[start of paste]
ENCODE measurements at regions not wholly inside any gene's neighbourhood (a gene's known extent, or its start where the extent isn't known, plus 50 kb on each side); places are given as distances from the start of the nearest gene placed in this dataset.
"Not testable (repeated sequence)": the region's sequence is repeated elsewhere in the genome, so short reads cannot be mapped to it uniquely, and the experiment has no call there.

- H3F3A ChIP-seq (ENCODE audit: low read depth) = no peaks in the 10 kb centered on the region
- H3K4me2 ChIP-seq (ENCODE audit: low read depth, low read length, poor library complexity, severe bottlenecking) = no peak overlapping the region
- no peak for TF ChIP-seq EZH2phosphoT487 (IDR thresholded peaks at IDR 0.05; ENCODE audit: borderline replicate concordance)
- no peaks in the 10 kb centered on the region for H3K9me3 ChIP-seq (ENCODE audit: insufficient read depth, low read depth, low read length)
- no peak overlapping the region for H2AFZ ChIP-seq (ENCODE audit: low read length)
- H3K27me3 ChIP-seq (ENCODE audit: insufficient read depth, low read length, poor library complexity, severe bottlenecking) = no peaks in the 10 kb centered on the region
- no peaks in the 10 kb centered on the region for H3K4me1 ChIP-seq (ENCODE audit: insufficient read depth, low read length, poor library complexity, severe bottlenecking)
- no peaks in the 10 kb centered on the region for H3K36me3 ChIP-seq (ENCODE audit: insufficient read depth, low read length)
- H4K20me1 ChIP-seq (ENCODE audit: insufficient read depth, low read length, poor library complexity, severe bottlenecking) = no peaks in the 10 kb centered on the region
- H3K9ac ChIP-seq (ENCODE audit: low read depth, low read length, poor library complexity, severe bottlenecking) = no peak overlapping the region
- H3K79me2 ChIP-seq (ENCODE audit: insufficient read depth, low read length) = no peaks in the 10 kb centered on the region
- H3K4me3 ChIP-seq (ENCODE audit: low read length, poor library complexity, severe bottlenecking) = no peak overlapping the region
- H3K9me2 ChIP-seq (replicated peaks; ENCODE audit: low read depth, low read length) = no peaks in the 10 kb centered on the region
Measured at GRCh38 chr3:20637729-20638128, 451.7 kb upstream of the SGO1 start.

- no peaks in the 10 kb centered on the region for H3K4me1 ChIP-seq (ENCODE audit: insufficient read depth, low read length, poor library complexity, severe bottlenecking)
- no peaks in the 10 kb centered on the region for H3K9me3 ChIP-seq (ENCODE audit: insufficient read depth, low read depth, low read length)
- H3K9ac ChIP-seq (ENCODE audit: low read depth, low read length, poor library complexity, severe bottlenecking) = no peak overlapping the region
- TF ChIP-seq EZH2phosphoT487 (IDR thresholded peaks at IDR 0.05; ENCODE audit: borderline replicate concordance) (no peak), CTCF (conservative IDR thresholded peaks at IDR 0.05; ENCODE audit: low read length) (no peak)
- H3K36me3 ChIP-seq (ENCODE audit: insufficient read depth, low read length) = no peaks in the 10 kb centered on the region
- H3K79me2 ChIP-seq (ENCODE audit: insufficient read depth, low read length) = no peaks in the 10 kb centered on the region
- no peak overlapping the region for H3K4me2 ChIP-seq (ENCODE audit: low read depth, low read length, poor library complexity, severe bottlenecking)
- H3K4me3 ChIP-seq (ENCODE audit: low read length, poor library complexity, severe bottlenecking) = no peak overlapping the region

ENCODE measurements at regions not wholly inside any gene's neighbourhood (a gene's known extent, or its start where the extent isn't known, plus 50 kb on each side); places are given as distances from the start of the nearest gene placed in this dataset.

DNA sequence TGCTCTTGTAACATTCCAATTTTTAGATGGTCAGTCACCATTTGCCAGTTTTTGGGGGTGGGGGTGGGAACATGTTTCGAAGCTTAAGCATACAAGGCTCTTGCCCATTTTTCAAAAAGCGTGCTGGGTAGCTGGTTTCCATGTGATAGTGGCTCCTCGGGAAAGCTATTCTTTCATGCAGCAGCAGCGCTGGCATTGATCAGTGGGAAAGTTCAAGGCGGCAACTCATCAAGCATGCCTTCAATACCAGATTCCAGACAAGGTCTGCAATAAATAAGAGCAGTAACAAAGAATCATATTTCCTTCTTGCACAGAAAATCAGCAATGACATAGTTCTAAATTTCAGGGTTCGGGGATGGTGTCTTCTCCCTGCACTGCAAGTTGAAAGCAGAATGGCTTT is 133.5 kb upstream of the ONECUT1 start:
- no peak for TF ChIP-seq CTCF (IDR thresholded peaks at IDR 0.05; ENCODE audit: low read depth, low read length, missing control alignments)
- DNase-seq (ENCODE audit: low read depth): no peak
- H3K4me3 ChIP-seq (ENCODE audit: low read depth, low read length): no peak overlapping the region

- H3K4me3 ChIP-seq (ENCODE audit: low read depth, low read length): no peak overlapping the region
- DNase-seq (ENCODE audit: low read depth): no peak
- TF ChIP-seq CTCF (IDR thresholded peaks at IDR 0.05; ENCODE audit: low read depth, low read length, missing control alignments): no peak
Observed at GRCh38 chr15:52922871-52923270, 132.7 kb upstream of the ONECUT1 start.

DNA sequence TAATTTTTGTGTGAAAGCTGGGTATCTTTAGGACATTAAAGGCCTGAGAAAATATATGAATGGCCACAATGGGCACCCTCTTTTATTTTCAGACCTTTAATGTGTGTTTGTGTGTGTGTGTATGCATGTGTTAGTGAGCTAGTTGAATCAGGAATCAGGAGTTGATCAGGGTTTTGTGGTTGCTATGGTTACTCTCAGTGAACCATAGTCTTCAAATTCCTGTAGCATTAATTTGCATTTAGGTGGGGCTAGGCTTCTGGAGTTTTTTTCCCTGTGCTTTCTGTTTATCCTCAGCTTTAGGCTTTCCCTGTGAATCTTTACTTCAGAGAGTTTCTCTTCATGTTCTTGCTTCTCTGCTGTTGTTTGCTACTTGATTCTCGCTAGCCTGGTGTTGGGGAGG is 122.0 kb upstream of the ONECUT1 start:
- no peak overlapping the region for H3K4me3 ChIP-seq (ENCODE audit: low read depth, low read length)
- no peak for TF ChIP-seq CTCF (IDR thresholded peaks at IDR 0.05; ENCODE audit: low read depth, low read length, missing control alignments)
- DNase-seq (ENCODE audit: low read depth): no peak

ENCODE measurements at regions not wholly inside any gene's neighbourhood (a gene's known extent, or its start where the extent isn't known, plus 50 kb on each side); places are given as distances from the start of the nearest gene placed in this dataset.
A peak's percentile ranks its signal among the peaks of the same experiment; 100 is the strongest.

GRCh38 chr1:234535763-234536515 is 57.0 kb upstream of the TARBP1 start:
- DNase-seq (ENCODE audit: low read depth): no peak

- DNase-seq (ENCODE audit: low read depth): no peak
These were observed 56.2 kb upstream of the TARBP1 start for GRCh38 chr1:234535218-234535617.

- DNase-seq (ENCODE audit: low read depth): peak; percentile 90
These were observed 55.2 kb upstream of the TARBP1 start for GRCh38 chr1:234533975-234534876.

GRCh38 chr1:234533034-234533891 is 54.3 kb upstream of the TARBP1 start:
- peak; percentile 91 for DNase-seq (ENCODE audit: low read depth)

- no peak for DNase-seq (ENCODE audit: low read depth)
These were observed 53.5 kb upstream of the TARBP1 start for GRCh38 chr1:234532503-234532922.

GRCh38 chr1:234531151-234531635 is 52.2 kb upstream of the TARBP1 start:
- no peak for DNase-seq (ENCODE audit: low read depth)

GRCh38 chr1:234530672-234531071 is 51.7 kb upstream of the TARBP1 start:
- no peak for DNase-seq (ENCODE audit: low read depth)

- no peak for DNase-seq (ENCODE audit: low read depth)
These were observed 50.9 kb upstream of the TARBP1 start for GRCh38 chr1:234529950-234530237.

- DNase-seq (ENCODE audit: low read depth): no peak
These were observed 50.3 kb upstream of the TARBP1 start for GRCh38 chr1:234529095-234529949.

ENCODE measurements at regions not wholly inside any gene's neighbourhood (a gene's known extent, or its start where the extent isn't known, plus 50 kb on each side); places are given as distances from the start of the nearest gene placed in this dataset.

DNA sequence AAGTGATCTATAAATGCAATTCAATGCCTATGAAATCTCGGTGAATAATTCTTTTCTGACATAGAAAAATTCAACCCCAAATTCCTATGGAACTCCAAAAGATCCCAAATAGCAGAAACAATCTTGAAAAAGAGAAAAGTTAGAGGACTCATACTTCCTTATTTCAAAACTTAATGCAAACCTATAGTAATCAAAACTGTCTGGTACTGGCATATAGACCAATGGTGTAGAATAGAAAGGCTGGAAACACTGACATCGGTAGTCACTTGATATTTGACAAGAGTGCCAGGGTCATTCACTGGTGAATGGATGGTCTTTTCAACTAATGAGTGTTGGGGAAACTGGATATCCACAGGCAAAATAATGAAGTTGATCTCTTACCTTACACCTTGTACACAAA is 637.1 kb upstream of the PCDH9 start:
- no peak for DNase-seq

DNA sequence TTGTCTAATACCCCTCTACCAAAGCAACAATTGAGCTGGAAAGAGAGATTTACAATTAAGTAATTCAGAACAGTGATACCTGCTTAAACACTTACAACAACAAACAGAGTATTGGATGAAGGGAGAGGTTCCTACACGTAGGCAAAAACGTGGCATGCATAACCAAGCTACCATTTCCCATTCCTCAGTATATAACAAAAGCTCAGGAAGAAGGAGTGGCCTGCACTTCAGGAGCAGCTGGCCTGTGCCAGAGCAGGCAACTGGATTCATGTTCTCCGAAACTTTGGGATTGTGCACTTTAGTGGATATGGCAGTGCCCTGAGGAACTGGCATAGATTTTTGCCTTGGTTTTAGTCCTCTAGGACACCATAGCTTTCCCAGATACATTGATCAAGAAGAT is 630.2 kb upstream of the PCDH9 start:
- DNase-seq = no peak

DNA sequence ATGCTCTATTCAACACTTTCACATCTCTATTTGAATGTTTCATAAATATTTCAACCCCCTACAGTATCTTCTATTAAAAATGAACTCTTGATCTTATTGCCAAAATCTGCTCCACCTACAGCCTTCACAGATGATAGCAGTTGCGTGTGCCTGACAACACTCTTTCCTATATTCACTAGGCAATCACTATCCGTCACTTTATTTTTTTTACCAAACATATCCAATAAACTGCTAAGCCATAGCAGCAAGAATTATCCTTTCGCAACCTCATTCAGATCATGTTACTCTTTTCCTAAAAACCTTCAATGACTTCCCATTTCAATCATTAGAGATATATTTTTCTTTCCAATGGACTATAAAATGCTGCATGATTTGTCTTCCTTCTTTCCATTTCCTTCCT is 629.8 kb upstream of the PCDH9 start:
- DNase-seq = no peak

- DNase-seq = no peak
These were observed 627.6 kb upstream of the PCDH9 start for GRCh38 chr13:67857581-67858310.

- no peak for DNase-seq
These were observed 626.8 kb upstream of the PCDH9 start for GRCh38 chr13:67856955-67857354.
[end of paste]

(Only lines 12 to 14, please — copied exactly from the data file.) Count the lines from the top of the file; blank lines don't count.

- H3K9ac ChIP-seq (ENCODE audit: low read depth, low read length, poor library complexity, severe bottlenecking) = no peak overlapping the region
- H3K79me2 ChIP-seq (ENCODE audit: insufficient read depth, low read length) = no peaks in the 10 kb centered on the region
- H3K4me3 ChIP-seq (ENCODE audit: low read length, poor library complexity, severe bottlenecking) = no peak overlapping the region